With the oven set at 350 degrees, the bread was put into a greased loaf pan and then put into the oven. What kind of sandwich bread would this make I wondered? As I would soon find out, the answer is the most amazing sandwich bread ever enjoyed by me! Crispy, firm and slightly sweet. Absolutely delicious. The dough variation also calls for applying a light egg wash half way through baking which produced “an appealing crust” as promised. The book is exceeding my expectations already.

Sandwich Bread Loaf
Sandwich Bread Loaf

With my “starter” I worked on the sandwich bread variation again using all the same measurements and procedures. With a little extra coaxing and kneading the dough rose almost as much as the first batch. Not bad at all. For flavoring I opted to add a bit of cinnamon and sugar for a tasty breakfast bread.

After spending a few hours in the kitchen on this hot summer day, the heat was noticeable and yet strangely enjoyable. An hour after I put the second loaf it, it was ready with a crispy brown crust.

Cinnamon Bread Loaf
Cinnamon Bread Loaf

To my surprise, after baking, only the crust was darker with the inclusion of the cinnamon. The inside was unaffected and missing the swirls of cinnamon that I expected to see. Despite my visual disappointment, the taste was all there, not as pronounced as cinnamon loaves I have had in the past, but sweet, subtle and very yummy. I’m now suffering from carb overload. It’s a tough job, but someone must endure the pain.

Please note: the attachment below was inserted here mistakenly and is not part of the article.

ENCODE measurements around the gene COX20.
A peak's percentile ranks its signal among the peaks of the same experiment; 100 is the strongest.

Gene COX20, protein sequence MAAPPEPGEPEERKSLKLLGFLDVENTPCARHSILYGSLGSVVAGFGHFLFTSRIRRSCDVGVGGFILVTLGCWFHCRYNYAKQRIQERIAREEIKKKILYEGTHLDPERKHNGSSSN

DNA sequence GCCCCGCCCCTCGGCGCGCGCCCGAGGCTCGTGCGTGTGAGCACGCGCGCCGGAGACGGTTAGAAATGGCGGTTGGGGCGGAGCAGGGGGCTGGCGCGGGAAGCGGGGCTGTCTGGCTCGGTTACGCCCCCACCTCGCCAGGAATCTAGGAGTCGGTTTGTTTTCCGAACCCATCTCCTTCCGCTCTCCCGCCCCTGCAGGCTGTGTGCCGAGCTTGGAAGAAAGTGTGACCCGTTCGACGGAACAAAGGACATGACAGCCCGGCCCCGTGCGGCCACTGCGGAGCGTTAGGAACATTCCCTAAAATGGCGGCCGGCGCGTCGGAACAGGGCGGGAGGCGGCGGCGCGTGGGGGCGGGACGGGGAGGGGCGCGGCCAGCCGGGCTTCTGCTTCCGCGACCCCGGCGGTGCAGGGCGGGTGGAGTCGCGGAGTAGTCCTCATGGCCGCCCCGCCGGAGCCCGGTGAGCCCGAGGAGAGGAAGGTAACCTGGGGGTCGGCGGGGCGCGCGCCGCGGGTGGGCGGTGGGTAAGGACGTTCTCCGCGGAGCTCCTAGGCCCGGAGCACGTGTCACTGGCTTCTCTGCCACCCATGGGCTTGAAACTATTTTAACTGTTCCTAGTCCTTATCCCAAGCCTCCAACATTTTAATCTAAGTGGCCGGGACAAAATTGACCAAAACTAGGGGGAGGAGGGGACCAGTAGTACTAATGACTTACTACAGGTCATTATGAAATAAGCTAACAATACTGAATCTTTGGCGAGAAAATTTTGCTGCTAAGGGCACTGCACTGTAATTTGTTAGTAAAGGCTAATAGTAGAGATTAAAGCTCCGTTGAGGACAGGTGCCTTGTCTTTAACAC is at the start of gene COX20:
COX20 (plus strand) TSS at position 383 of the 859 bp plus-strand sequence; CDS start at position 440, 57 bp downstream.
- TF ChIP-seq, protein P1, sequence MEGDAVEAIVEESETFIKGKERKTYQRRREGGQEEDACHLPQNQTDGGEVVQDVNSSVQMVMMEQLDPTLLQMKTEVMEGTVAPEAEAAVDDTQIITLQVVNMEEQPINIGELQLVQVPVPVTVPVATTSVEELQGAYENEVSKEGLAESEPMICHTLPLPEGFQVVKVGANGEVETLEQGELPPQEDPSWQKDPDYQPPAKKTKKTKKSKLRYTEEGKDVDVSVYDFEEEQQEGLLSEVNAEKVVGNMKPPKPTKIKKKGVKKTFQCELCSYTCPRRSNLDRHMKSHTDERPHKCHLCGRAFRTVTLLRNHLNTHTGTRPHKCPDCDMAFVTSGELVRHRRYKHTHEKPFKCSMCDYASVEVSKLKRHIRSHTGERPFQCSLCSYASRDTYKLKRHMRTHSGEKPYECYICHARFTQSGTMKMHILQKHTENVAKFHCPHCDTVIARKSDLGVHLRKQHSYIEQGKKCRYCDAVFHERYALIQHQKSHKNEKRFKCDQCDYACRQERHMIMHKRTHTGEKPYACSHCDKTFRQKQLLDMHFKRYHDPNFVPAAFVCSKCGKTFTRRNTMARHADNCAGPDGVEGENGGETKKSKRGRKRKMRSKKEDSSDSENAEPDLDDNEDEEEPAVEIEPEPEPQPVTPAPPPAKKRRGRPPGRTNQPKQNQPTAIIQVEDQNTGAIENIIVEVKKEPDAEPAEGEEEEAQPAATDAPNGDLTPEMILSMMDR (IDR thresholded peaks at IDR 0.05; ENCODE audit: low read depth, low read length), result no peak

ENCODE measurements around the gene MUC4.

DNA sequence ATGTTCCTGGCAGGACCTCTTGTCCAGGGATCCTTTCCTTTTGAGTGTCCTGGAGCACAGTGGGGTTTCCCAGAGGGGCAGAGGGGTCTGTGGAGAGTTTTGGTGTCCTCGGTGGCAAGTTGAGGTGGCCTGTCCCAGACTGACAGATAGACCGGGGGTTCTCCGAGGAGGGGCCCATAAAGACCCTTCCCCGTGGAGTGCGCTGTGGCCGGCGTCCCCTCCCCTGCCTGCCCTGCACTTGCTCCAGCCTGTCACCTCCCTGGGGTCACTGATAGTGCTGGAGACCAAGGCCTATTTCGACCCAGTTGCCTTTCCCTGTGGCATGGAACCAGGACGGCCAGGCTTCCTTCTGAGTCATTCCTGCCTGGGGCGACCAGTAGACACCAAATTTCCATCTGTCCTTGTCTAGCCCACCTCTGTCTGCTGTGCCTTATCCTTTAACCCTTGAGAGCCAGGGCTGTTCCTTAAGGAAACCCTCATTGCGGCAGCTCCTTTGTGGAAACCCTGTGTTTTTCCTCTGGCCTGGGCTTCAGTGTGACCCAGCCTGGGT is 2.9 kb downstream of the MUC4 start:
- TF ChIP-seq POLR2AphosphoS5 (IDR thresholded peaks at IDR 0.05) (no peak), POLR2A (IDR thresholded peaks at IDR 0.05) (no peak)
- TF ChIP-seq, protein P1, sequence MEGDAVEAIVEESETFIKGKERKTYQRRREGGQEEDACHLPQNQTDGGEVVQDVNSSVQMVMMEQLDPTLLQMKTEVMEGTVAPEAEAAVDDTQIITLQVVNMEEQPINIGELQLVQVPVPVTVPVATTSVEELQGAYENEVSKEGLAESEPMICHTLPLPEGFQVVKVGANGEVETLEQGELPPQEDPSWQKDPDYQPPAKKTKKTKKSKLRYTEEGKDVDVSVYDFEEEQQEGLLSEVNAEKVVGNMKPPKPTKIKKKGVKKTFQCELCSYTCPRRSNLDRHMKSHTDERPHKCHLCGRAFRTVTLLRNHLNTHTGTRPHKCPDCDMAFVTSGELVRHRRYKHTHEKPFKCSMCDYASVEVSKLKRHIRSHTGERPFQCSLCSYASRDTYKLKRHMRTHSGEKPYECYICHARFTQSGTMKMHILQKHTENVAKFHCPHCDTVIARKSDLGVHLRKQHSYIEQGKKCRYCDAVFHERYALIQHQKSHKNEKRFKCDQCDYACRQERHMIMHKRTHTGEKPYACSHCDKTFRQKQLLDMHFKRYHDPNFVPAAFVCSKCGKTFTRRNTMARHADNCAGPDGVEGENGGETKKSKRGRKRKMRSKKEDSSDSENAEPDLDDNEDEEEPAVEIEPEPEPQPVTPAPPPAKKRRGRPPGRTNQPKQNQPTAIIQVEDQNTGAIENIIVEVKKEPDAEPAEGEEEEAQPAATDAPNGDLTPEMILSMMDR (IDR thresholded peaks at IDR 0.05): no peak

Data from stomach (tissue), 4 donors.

As an aside, the recent pictures I have taken in my kitchen for this and previous posts are not dim for effect, they just are not working properly after the power company made some “repairs” which resulted in the baking in the dark experience on my birthday. My whole apartment now flickers like a ghetto rental in some old movie. Curse them should these electrical issues extend to affect my stove and/or oven.

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Cooking Through Ratio: Doughs and Batters – Pasta

Cooked Pasta
Cooked Pasta

Continuing my my series, Cooking Through Ratio, I have moved on to the next topic under Doughs and Batters which brings me to pasta.  Pasta usually comes in a box doesn’t it? Most of the pasta Americans are used to eating certainly does. The first time I had eaten handmade pasta was in the Back to Basics sauce class at the Cambridge School of Culinary Arts. It turned out great, although we used the a pasta cutting attachment, something I didn’t have which made me a bit nervous.